The World Wildlife Fund has decided to stop selling non-fungible tokens (NFTs) in response to the backlash they received from people concerned with the climate crisis.
NFTs are digital pieces of artwork that are all completely unique. They are connected to and use blockchain technology, which mostly operates through Ethereum, a cryptocurrency.
When a user purchases an NFT they contribute to a lot of energy usage—especially if they’re using Ethereum—because of the security system in place that makes people figure out hard problems using energy-intensive machines. The purpose of these puzzles is to use a lot of energy because it makes it less cost-effective if someone wants to mess with the ledger.
WWF believed they were using a more sustainable NFT technology when they decided to use the Polygon network to release their NFTs. While Polygon’s “proof of stake” process “to validate transactions” uses less energy, Polygon still uses blockchain technology in Ethereum, which is far from being energy efficient.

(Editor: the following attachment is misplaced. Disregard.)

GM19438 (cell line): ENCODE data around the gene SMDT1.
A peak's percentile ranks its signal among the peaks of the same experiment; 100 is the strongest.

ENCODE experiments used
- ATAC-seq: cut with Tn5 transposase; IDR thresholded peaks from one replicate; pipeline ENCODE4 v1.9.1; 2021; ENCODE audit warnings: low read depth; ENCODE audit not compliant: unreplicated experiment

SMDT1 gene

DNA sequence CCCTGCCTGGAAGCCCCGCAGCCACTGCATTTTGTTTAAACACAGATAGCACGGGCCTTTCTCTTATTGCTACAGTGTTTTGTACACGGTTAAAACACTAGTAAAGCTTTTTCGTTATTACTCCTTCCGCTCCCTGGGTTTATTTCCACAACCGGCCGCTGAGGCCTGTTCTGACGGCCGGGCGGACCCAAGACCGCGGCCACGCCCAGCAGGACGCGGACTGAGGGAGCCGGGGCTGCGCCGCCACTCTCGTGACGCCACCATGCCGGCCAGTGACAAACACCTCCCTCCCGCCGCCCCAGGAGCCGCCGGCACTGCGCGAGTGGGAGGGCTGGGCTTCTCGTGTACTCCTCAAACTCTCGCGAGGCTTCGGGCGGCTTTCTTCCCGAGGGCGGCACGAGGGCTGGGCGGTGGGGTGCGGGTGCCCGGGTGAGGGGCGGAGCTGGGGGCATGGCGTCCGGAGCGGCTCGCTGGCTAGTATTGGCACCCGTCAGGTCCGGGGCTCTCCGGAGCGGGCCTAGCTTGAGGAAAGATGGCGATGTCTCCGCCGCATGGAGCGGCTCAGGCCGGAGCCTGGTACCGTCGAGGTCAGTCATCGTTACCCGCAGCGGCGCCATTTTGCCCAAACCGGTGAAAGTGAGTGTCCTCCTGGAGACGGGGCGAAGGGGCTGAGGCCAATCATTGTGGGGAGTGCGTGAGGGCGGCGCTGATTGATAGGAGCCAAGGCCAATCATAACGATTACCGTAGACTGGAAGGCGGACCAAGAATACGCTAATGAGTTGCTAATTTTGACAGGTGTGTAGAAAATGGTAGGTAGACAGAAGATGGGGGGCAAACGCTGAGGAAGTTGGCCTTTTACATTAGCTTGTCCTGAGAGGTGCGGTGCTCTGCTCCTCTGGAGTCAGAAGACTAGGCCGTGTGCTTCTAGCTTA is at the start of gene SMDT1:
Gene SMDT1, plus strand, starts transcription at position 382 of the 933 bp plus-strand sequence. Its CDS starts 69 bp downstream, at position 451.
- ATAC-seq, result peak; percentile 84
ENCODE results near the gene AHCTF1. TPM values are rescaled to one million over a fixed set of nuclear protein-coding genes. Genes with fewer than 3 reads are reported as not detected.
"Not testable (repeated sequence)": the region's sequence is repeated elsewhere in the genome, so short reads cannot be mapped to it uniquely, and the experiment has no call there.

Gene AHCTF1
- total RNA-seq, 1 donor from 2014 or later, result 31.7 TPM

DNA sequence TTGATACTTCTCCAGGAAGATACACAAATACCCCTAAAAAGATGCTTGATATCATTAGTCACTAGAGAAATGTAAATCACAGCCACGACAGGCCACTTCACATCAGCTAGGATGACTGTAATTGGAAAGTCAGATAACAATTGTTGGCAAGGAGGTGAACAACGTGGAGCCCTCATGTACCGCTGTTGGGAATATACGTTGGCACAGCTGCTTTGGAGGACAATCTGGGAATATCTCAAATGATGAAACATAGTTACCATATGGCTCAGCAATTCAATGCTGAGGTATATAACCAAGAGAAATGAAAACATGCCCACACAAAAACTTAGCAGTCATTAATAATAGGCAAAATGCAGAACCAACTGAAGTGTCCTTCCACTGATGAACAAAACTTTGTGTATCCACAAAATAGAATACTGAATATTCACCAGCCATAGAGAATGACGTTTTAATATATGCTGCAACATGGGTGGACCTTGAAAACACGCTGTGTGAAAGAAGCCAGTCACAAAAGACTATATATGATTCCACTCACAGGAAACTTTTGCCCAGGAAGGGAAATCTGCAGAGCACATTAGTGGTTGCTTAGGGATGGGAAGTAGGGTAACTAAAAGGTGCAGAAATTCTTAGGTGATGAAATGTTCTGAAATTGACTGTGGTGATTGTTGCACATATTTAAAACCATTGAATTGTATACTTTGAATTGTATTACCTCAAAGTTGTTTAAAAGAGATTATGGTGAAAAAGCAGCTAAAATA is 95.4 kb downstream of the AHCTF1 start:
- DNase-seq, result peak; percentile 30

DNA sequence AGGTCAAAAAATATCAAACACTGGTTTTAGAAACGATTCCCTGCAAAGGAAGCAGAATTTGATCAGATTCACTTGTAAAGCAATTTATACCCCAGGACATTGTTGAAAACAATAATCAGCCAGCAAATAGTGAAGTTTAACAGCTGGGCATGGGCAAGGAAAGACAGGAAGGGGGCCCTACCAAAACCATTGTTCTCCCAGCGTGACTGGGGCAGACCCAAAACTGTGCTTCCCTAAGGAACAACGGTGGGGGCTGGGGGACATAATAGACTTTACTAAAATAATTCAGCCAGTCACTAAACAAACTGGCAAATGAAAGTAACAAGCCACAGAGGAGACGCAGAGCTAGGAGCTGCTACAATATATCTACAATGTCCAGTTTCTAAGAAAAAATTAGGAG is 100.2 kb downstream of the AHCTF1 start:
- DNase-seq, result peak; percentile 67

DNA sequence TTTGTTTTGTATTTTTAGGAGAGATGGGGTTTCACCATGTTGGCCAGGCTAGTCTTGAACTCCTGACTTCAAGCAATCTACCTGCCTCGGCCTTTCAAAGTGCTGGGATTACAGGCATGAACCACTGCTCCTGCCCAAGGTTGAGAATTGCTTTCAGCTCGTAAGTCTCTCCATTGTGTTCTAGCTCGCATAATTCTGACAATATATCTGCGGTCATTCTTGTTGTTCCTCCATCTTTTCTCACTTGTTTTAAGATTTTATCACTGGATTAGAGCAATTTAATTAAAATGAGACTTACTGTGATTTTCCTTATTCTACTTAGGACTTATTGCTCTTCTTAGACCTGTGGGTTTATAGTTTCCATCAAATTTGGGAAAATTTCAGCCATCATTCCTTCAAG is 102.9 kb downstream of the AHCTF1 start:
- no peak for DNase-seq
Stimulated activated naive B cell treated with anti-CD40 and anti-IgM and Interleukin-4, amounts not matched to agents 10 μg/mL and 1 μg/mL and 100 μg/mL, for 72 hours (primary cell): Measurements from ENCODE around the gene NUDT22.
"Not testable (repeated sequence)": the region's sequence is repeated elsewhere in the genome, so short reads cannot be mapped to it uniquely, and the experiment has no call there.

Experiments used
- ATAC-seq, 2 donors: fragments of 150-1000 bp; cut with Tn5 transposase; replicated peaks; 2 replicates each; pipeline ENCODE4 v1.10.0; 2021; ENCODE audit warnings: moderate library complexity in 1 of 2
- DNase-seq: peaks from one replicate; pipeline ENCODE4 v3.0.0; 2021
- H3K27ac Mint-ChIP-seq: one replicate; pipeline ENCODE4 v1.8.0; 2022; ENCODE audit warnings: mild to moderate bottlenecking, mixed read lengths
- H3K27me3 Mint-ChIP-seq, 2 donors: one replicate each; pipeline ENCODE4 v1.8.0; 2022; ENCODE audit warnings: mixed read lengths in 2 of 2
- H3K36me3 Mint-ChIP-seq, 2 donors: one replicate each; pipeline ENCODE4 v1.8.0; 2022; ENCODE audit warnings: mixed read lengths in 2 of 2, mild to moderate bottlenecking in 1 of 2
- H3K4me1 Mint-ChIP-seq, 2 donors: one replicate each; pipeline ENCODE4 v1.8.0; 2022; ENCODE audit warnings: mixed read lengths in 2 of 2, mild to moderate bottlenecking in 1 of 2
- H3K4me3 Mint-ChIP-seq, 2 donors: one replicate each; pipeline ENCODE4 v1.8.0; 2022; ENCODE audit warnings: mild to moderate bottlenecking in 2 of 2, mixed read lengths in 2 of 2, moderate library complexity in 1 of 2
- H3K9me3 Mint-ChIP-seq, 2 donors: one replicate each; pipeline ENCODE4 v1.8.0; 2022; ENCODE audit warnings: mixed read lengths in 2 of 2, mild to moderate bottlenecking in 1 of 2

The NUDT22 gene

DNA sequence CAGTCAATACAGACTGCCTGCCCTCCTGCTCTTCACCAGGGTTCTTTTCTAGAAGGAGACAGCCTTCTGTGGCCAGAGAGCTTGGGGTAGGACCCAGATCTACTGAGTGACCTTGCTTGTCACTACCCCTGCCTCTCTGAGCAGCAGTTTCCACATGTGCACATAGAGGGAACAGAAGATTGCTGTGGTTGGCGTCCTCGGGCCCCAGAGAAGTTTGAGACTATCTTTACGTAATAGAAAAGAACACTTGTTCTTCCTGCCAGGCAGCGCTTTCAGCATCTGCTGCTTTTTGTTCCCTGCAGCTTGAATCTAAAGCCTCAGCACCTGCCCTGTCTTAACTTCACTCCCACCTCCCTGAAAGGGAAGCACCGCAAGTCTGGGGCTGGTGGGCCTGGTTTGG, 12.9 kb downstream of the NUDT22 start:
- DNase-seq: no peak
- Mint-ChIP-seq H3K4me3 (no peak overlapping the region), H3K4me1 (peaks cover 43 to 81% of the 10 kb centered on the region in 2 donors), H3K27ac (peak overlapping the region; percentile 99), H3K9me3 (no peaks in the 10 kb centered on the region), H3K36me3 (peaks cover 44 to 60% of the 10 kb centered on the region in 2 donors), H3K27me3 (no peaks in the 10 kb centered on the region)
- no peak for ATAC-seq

According to The Verge, “Polygon has contracts on the Ethereum network representing millions of transactions. Those contracts are necessary to move assets back and forth between Polygon and Ethereum and perform other critical functions for Polygon.”
Basically, they can’t isolate themselves from the impact of Ethereum. A digital economist, Alex de Vries, found that, instead of the 0.207 grams of CO2 per transaction which WWF thought would occur, it would actually be closer to 430 grams.
On Friday, WWF released a statement saying they would “bring this trial to a close.”
”We recognize that NFTs are a much debated issue and we all have lots to learn about this new market, which is why we will now fully assess the impact of this trial and reflect on how we can best continue to innovate to engage our supporters.”
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